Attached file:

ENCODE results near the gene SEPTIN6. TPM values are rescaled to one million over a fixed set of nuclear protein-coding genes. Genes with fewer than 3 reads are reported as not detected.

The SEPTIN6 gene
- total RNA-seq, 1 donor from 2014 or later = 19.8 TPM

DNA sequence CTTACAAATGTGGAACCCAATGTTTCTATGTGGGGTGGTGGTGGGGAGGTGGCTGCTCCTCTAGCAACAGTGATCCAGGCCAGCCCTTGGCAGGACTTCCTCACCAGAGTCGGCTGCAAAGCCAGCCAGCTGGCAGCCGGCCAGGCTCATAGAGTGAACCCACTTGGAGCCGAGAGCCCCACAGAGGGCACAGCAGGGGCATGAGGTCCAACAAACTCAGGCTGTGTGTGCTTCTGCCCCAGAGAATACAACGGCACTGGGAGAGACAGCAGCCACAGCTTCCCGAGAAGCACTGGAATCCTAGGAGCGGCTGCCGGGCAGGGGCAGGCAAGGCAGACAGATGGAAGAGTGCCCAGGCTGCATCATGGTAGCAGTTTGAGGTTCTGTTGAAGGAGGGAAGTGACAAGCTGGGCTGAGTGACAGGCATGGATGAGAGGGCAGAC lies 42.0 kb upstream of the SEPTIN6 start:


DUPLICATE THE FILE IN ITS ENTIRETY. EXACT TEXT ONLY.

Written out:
ENCODE results near the gene SEPTIN6. TPM values are rescaled to one million over a fixed set of nuclear protein-coding genes. Genes with fewer than 3 reads are reported as not detected.

The SEPTIN6 gene
- total RNA-seq, 1 donor from 2014 or later = 19.8 TPM

DNA sequence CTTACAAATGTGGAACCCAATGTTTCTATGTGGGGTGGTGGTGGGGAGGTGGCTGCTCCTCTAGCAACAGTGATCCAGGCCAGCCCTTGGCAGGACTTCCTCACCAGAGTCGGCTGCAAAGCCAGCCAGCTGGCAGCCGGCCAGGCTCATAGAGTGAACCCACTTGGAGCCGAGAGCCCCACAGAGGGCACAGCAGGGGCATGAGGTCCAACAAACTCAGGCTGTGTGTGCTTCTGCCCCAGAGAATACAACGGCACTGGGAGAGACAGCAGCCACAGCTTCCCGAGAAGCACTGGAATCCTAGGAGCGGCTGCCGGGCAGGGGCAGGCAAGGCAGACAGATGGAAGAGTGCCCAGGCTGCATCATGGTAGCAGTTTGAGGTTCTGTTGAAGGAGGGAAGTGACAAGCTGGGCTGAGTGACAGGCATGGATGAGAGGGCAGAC lies 42.0 kb upstream of the SEPTIN6 start: